Join for a Bonus
Playing the Battlefield 5 beta will net you a bonus.
The open beta features a five-part Tides of War chapter. Those who complete the chapter will snag an exclusive in-game Dog Tag in the game at launch.
If you’re a collector or simply someone who loves to unlock every possible in-game item, you’ll want to think about joining the Battlefield 5 beta.
Play to Get a Head Start
If you already plan on investing a good amount of time in the next Battlefield game you’ll probably want to give the Battlefield 5 beta a go.
If you didn’t get a chance to try the alpha, trying out the beta will help you get familiar with the game’s mechanics, maps, modes, and more.
Getting familiar with the game’s movement (vaulting, etc) and new features like the healing system, will give you a leg up over players that skip the beta and start playing in November.
This could make your experience on day one forward a little better. It could also help you rank of faster.
Avoid the Battlefield 5 Beta If You Hate Dealing with Bugs
There are some great reasons to try Battlefield 5 before its release date. Most people should given that it’s free. That said, there is one reason you might want to avoid the beta and, in some cases, avoid buying the game before it launches.
If you’ve played a Battlefield game or tried a DICE beta you know that its games are, while ambitious, riddled with bugs and performance issues. The Battlefield 5 beta isn’t any different.
If you try the beta you can expect to run into small bugs, but you could also encounter maddening issues like crashes, network issues, freezes, and various issues with game balance.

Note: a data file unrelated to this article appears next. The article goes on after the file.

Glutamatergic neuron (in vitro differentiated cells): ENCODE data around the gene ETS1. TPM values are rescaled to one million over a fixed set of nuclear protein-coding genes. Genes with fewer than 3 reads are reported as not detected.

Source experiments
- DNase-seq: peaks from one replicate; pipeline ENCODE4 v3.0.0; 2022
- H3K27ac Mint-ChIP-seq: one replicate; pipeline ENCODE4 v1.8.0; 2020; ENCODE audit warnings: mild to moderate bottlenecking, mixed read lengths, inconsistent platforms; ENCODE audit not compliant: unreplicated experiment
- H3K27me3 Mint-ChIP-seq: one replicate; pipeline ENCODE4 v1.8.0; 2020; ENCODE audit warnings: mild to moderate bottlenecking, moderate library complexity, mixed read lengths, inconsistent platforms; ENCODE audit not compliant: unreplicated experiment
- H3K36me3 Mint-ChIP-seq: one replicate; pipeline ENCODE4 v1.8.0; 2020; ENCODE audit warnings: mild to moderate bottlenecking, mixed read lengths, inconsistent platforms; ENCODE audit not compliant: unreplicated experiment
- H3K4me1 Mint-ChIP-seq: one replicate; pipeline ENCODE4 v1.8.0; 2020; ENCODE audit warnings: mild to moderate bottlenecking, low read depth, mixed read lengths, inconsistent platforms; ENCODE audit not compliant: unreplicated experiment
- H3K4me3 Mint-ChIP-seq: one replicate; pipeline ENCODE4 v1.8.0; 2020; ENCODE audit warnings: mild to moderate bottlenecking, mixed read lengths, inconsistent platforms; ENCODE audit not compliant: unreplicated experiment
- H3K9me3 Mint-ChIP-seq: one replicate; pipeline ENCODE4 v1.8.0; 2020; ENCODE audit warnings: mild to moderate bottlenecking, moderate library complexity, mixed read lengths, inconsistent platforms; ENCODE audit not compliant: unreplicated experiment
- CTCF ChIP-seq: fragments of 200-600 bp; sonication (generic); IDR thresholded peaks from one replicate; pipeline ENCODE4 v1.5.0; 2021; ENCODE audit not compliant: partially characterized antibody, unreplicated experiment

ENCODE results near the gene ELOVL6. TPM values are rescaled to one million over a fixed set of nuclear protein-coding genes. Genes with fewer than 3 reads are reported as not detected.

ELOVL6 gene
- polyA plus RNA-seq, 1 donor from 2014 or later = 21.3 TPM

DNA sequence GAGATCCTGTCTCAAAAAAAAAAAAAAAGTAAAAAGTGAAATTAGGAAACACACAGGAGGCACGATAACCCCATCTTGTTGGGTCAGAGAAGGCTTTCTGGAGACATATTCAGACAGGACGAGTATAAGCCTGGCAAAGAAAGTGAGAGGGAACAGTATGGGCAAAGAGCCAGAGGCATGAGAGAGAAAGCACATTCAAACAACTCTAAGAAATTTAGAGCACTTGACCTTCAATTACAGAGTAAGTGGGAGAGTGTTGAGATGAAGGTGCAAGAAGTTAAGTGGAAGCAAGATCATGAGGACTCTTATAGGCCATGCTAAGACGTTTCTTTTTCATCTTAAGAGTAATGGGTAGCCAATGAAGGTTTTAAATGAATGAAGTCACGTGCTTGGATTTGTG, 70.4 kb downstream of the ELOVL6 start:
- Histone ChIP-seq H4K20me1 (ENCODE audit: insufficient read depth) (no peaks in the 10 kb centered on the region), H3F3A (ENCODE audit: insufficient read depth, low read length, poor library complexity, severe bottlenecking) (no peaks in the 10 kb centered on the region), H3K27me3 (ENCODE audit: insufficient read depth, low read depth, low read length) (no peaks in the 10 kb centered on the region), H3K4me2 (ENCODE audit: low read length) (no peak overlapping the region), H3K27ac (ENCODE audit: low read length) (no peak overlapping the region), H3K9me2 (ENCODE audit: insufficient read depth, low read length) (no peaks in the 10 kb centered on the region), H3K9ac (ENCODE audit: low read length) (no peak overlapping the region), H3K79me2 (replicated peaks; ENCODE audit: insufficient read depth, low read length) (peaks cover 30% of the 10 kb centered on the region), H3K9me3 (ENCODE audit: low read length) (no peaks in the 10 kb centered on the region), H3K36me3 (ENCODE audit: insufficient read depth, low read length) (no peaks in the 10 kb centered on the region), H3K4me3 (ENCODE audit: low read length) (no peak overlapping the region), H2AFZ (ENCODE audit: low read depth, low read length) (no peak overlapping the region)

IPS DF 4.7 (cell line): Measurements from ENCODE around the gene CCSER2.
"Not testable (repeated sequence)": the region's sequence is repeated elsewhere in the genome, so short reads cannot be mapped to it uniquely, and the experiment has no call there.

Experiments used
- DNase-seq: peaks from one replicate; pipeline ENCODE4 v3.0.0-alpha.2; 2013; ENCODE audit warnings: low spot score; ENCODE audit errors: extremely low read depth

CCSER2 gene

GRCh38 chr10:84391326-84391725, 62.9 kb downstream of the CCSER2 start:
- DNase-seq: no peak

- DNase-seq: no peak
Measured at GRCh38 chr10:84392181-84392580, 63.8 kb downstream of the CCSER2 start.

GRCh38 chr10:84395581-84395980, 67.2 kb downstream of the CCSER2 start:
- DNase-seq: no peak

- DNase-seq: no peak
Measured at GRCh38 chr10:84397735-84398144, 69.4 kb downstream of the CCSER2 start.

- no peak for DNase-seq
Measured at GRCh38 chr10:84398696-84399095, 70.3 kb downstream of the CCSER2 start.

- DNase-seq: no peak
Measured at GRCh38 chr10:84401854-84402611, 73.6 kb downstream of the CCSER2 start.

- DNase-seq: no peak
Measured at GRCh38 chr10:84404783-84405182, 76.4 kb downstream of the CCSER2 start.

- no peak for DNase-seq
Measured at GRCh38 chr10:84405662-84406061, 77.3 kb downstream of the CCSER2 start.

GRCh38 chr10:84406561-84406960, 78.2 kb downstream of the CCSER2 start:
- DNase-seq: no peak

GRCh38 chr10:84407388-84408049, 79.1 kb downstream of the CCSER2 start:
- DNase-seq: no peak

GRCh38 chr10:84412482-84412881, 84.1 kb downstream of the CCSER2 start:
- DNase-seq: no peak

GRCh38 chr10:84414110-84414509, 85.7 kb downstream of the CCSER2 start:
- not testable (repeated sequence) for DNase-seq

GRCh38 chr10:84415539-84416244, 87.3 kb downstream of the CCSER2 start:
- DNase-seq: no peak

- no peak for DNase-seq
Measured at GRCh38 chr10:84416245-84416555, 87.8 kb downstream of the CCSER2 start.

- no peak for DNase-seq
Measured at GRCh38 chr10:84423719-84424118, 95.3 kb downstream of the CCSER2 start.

Simply put, if you can’t handle dealing with bugs or other issues, you shouldn’t play the beta. You’re probably better off monitoring it from a distance and making a decision about a pre-order that way.
Some of you might even want to skip a pre-order due to these issues. The final product will have its fair share of problems as well and you might want to wait a few weeks, maybe even until the holidays, for DICE to correct the most glaring issues with the game.
Buy If You Want a Game to Play for the Next Year
If you're looking to get a huge bang for your buck, think about investing in Battlefield 5.
Unlike Call of Duty and other first person shooters, Battlefield 5 comes with a single player campaign dubbed War Stories. Each War Story takes about an hour or so to complete, but they're actually quite fun.
Of course, there's also the game's extensive multiplayer component which puts you on the ground with up to 63 other players on the battlegrounds of World War 2.
As time goes on, EA DICE will deliver new maps, new weapons, new skins, and brand new game modes. And unlike some games (Battlefield 1 and COD Black Ops 4, for instance) you won't have to pay for any of the DLC content.
Battlefield 5's DLC is dubbed Tides of War and players can expect four expansions during the game's first year out on shelves. You can expect lots of changes to both the single player and multiplayer modes as support for Battlefield 5 will go on for several years.
So if you're looking to buy a game that doesn't immediately end up in your drawer or CD case, Battlefield 5 is worth a look.
It's a solid investment at $60 and it will provide you with hundreds of hours of entertainment in the months, and perhaps years, to come.